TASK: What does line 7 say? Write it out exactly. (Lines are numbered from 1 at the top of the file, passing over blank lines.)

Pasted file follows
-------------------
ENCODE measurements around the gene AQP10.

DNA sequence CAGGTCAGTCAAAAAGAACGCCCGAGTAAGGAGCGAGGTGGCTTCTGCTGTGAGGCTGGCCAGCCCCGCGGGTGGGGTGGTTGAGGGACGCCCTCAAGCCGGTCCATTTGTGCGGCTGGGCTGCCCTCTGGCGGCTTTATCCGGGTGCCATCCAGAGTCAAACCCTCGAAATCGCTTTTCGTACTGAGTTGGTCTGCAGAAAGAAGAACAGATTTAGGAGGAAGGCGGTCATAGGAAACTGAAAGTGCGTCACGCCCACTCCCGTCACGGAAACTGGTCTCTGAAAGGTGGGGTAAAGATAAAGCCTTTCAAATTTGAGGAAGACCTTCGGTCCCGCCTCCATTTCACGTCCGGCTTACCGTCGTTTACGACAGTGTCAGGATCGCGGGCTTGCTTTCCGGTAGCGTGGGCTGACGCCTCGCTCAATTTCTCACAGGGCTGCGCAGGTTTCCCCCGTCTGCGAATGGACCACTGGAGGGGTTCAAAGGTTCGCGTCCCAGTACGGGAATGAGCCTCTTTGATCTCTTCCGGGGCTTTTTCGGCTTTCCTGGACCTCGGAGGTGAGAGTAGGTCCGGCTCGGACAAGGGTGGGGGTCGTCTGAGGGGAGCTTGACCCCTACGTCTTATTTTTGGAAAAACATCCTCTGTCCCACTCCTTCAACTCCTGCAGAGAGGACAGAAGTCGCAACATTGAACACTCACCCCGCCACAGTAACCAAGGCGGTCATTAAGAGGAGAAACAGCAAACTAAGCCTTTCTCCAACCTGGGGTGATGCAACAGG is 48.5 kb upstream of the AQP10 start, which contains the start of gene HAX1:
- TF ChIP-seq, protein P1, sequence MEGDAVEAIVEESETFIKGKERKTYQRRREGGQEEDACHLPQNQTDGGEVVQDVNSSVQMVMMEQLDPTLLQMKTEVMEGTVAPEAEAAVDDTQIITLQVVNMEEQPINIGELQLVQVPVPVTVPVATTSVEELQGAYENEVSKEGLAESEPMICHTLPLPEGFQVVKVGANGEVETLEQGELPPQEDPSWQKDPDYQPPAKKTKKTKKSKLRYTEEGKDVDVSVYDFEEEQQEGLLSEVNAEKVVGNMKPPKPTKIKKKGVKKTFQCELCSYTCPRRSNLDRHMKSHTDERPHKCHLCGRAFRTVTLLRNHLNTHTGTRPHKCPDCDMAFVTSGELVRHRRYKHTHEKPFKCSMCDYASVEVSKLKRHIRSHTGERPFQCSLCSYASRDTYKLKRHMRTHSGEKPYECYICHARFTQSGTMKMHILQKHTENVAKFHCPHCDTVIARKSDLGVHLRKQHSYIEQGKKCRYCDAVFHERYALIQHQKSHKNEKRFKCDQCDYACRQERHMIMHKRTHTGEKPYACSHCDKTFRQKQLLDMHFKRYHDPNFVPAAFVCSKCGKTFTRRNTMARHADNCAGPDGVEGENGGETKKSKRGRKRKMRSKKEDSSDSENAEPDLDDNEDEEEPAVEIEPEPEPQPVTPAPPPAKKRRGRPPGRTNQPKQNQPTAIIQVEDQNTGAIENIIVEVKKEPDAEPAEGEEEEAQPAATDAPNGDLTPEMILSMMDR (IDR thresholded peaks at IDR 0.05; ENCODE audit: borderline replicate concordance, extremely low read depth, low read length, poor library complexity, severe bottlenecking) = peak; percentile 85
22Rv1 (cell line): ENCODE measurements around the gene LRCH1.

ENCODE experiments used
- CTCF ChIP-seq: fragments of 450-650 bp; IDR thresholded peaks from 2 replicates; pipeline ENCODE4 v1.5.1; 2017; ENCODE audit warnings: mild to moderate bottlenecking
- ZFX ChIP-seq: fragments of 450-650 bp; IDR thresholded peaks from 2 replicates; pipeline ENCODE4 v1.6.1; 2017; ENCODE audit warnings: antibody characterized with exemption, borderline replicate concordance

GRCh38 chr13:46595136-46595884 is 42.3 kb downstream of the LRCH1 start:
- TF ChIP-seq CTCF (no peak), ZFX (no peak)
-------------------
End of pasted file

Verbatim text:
- ZFX ChIP-seq: fragments of 450-650 bp; IDR thresholded peaks from 2 replicates; pipeline ENCODE4 v1.6.1; 2017; ENCODE audit warnings: antibody characterized with exemption, borderline replicate concordance